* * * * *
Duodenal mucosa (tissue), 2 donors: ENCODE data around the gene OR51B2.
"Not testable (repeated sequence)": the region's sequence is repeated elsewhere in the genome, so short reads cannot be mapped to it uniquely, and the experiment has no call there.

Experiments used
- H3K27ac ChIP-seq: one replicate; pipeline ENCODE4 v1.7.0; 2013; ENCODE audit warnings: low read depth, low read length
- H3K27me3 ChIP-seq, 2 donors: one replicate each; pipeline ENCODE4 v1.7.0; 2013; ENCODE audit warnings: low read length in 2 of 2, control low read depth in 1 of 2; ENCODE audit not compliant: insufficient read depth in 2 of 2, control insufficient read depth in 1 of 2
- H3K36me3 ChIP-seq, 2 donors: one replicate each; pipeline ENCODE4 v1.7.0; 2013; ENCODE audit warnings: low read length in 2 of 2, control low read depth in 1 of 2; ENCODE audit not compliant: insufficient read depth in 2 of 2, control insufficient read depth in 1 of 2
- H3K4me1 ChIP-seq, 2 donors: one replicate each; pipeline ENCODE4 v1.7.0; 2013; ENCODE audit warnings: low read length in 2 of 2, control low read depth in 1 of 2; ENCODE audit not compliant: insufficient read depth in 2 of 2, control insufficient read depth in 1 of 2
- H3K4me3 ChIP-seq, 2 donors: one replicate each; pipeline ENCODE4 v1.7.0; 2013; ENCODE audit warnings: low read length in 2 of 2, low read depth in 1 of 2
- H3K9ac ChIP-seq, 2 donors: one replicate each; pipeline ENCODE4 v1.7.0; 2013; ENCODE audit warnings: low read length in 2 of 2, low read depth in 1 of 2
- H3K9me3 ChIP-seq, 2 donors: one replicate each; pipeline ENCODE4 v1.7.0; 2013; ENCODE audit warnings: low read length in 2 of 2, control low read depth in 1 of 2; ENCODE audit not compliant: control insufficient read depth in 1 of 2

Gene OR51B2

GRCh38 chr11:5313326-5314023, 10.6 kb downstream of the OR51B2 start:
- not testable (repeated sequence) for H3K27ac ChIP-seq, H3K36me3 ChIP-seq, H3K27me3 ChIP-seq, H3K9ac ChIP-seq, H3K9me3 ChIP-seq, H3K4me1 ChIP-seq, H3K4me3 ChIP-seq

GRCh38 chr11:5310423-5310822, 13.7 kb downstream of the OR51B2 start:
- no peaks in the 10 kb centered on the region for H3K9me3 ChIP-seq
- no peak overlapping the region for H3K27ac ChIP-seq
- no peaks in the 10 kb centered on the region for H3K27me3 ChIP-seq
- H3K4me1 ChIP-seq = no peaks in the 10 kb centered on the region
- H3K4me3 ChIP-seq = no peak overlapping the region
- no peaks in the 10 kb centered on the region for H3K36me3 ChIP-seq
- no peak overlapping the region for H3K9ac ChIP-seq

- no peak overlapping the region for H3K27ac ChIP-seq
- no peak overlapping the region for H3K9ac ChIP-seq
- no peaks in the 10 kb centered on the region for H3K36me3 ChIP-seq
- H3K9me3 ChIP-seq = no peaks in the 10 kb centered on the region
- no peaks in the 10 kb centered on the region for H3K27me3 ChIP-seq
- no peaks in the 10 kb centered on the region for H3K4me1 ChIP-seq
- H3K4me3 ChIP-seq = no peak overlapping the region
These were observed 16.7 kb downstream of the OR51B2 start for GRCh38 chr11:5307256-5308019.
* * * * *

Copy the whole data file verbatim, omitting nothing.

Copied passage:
Duodenal mucosa (tissue), 2 donors: ENCODE data around the gene OR51B2.
"Not testable (repeated sequence)": the region's sequence is repeated elsewhere in the genome, so short reads cannot be mapped to it uniquely, and the experiment has no call there.

Experiments used
- H3K27ac ChIP-seq: one replicate; pipeline ENCODE4 v1.7.0; 2013; ENCODE audit warnings: low read depth, low read length
- H3K27me3 ChIP-seq, 2 donors: one replicate each; pipeline ENCODE4 v1.7.0; 2013; ENCODE audit warnings: low read length in 2 of 2, control low read depth in 1 of 2; ENCODE audit not compliant: insufficient read depth in 2 of 2, control insufficient read depth in 1 of 2
- H3K36me3 ChIP-seq, 2 donors: one replicate each; pipeline ENCODE4 v1.7.0; 2013; ENCODE audit warnings: low read length in 2 of 2, control low read depth in 1 of 2; ENCODE audit not compliant: insufficient read depth in 2 of 2, control insufficient read depth in 1 of 2
- H3K4me1 ChIP-seq, 2 donors: one replicate each; pipeline ENCODE4 v1.7.0; 2013; ENCODE audit warnings: low read length in 2 of 2, control low read depth in 1 of 2; ENCODE audit not compliant: insufficient read depth in 2 of 2, control insufficient read depth in 1 of 2
- H3K4me3 ChIP-seq, 2 donors: one replicate each; pipeline ENCODE4 v1.7.0; 2013; ENCODE audit warnings: low read length in 2 of 2, low read depth in 1 of 2
- H3K9ac ChIP-seq, 2 donors: one replicate each; pipeline ENCODE4 v1.7.0; 2013; ENCODE audit warnings: low read length in 2 of 2, low read depth in 1 of 2
- H3K9me3 ChIP-seq, 2 donors: one replicate each; pipeline ENCODE4 v1.7.0; 2013; ENCODE audit warnings: low read length in 2 of 2, control low read depth in 1 of 2; ENCODE audit not compliant: control insufficient read depth in 1 of 2

Gene OR51B2

GRCh38 chr11:5313326-5314023, 10.6 kb downstream of the OR51B2 start:
- not testable (repeated sequence) for H3K27ac ChIP-seq, H3K36me3 ChIP-seq, H3K27me3 ChIP-seq, H3K9ac ChIP-seq, H3K9me3 ChIP-seq, H3K4me1 ChIP-seq, H3K4me3 ChIP-seq

GRCh38 chr11:5310423-5310822, 13.7 kb downstream of the OR51B2 start:
- no peaks in the 10 kb centered on the region for H3K9me3 ChIP-seq
- no peak overlapping the region for H3K27ac ChIP-seq
- no peaks in the 10 kb centered on the region for H3K27me3 ChIP-seq
- H3K4me1 ChIP-seq = no peaks in the 10 kb centered on the region
- H3K4me3 ChIP-seq = no peak overlapping the region
- no peaks in the 10 kb centered on the region for H3K36me3 ChIP-seq
- no peak overlapping the region for H3K9ac ChIP-seq

- no peak overlapping the region for H3K27ac ChIP-seq
- no peak overlapping the region for H3K9ac ChIP-seq
- no peaks in the 10 kb centered on the region for H3K36me3 ChIP-seq
- H3K9me3 ChIP-seq = no peaks in the 10 kb centered on the region
- no peaks in the 10 kb centered on the region for H3K27me3 ChIP-seq
- no peaks in the 10 kb centered on the region for H3K4me1 ChIP-seq
- H3K4me3 ChIP-seq = no peak overlapping the region
These were observed 16.7 kb downstream of the OR51B2 start for GRCh38 chr11:5307256-5308019.